The fixture may also include a guide for orienting the shield, 110 and therefore the window 116, relative to the blade platform. The guide comprises a recessed track 121 extending longitudinally along the exterior surface of the base and a cooperating projection such as nub 122 on the interior surface of the sleeve. The sleeve may also include a second, inwardly projecting nub 124 that is circumferentially aligned with nub 122. When the cap is assembled to the sleeve, nub 124 snaps into a dimple 126 on the cap so that the window is properly aligned with the sleeve and therefore with the blade platform 16.
The fixture may also include a lock to resist separation of the shield from the base. The lock comprises a depression such as circumferentially extending groove 128 at the lower end of the track 121 and a cooperating projection such as the nub 122. Preferably the groove 128 is deeper than the track 121 so that the nub 122 snaps into place in the groove thereby positively locking the shield to the base. The snapping action also provides tactile feedback to signify that the shield is, in fact, properly locked in place. A lock may be unnecessary when the fixture is oriented in a coater so that its longitudinal axis 94 is vertical. However in some coaters the fixture must be oriented so that its longitudinal axis is horizontal. In these cases, the lock is beneficial for keeping the shield securely in place.
The fixture may be made of any material or combination of materials capable of withstanding the elevated temperatures in the interior of the coating chamber. For example stainless steel such as AMS 5513 or AMS 5524 are suitable for the sheet metal cap and sleeve. Stainless steel such as AMS 5639 or AMS 5648, or a nickel base alloy such as AMS 5596, AMS 5708, AMS 5390 (Hastelloy X) or AMS 5383 (Inconel 718) are suitable for the base 92.
To use the fixture 90, the technician merely slides an uncoated blade 10 laterally into the slot 102 until the blade root contacts the dowel 104. The contact between the blade root and the dowel ensures lateral alignment of the blade platform with the window 116 in the cap. The shield is then installed over the base by aligning the nub 122 with the track 121 and sliding the shield longitudinally over the base until the posts 120 resist further translation of the shield and the nub 122 snaps into the locking groove 128. Once the coating operation is complete, the coated blade is retrieved by reversing the above sequence.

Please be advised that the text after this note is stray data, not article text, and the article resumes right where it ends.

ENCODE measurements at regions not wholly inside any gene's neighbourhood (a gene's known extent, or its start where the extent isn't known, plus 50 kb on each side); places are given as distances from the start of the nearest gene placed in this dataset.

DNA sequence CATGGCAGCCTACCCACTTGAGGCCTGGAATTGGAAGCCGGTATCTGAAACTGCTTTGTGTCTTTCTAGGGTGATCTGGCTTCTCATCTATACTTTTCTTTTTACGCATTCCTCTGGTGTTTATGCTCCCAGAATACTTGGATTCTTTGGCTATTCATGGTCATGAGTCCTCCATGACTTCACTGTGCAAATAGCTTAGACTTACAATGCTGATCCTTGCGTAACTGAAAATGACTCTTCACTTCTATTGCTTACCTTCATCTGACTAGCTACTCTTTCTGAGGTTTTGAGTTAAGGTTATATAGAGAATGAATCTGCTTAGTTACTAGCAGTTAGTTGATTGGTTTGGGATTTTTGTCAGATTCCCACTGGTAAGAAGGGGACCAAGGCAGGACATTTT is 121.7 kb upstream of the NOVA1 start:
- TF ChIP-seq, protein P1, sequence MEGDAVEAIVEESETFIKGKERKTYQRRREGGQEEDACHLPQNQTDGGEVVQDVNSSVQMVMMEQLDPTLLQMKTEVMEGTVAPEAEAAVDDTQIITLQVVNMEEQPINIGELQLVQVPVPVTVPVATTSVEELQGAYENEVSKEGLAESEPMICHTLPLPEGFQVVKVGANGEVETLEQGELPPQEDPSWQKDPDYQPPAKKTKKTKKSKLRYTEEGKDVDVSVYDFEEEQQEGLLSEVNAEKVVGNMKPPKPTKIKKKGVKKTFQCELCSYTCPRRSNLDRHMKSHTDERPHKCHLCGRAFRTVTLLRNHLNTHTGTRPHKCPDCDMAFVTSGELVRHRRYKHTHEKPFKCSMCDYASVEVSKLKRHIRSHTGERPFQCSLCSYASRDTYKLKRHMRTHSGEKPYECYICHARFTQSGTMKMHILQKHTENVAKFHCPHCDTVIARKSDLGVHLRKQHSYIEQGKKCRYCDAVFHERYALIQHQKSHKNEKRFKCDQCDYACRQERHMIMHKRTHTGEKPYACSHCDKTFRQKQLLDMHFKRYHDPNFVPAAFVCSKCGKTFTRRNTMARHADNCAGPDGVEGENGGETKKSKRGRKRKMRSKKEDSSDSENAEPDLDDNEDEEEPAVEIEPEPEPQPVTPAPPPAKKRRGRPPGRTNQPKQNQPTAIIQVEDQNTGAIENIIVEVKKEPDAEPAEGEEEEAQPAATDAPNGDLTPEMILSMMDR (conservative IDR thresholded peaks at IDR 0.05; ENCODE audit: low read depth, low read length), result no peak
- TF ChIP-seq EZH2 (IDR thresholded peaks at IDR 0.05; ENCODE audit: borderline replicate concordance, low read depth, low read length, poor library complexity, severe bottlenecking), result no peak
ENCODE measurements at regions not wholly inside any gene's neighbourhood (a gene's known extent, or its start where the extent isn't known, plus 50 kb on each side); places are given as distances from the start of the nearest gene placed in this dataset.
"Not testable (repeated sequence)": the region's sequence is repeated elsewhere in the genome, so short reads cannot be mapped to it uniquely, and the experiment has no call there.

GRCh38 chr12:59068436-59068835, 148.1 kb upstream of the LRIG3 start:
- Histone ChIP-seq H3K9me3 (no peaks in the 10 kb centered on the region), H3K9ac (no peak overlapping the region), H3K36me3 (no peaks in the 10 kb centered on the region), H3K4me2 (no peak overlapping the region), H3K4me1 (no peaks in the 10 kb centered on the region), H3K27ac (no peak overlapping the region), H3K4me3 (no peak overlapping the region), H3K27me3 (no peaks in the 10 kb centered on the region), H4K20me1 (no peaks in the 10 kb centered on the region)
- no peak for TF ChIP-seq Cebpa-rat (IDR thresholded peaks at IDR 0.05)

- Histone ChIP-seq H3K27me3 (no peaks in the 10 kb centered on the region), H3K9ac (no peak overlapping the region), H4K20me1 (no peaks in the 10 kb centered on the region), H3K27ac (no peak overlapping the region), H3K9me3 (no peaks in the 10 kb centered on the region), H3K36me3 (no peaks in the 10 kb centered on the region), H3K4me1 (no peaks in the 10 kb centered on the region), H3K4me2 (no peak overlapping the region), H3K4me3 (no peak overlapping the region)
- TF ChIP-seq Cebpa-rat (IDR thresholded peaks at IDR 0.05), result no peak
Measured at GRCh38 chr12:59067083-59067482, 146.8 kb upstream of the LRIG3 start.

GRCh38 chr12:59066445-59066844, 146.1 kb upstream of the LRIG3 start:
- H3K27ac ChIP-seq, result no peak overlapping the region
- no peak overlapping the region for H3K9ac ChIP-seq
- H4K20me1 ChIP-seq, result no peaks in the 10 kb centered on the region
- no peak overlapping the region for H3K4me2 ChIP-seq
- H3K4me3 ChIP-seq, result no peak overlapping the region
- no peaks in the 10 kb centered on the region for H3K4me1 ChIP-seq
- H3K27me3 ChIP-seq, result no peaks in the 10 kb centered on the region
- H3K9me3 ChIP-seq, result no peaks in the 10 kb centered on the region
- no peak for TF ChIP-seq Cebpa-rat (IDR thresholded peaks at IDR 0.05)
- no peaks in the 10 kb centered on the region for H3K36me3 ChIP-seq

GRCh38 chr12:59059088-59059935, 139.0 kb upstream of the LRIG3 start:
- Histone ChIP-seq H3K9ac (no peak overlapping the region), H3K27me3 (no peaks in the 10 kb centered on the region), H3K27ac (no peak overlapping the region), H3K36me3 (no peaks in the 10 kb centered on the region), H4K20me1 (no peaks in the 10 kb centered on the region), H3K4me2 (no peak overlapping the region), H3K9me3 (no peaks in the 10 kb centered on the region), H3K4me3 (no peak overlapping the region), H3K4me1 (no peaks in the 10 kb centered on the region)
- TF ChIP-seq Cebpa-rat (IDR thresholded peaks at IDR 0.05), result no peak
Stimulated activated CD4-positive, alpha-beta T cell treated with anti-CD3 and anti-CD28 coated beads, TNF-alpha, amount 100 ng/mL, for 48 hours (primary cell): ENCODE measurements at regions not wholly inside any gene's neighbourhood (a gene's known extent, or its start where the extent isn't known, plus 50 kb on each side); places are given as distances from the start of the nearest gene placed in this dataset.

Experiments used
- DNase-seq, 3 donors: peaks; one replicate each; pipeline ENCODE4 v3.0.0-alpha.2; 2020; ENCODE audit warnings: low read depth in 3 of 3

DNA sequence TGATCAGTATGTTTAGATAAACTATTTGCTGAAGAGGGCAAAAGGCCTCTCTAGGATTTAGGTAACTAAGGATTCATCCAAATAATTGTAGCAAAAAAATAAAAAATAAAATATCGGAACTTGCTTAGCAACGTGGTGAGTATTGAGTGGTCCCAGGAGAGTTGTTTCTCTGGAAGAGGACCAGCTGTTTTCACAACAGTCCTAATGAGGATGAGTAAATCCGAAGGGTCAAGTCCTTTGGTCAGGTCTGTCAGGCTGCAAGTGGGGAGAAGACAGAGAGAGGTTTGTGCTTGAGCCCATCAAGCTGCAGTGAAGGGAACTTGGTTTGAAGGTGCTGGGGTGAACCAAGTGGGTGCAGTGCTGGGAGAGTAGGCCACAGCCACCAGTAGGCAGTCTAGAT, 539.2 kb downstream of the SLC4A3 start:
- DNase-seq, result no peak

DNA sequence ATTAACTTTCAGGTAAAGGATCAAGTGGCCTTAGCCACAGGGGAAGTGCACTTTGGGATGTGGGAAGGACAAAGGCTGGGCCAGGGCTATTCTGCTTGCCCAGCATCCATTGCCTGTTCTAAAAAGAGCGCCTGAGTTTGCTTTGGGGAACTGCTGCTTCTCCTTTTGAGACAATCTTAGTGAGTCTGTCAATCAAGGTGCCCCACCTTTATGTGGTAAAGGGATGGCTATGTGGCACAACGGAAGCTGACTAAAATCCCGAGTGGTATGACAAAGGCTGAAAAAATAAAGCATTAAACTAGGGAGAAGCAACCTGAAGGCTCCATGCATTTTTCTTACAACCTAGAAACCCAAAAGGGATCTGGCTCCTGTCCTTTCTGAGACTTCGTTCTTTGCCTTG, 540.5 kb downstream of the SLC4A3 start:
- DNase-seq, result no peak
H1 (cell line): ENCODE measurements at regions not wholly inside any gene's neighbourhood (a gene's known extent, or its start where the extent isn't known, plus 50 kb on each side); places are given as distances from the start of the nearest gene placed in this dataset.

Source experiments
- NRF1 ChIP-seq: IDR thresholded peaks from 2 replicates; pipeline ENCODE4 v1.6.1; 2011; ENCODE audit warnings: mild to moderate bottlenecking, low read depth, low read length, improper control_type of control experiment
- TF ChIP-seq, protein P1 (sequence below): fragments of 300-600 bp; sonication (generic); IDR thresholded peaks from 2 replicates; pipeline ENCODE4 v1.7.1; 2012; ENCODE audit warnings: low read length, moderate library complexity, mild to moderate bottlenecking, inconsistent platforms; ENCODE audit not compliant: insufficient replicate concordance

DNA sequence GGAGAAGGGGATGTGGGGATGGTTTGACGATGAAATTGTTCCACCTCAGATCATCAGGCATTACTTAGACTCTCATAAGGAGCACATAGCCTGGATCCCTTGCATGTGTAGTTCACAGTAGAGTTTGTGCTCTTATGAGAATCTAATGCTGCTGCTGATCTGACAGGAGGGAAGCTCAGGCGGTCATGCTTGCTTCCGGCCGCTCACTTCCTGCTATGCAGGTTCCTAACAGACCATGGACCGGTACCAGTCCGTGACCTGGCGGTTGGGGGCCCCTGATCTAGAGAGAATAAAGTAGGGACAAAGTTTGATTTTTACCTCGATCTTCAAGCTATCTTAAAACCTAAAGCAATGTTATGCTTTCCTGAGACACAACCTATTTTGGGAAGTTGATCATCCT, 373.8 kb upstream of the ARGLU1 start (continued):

As is evident from the foregoing description, the fixture significantly reduces the repetitive motions associated with the bolted cover of the prior art fixture (FIGS. 1 and 2). Since the shield is easily installable and removable without tools, the time required to retrieve a coated blade and replace it with an uncoated blade is also reduced. To prevent the problem of bridging, the shield is periodically replaced with a new shield. Because the shields are inexpensive, used shields are discarded rather than refurbished. This practice eliminates the hazardous waste generated during refirbishment and also eliminates the need to have a large inventory of expensive fixtures to support sustained production runs. With the fixture of the present invention all that is required is a small quantity of reusable fixture bases and a large inventory of the relatively inexpensive shields. In the preferred embodiment of the invention, the shield has a cap that is separable from the sleeve. Therefore further cost savings may be realized by periodically replacing only the used caps and reusing the sleeve.
Various changes and modifications can be made without departing from the invention as set forth in the accompanying claims. For example, the base 92 can include multiple receptacles 100 so that two or more blades may be simultaneously coated with a single fixture. Moreover, although the use of the invention has been described in the context of low pressure plasma spray coating, its utility extends to other types of coating processes where it is desirable to mask a portion of the blade.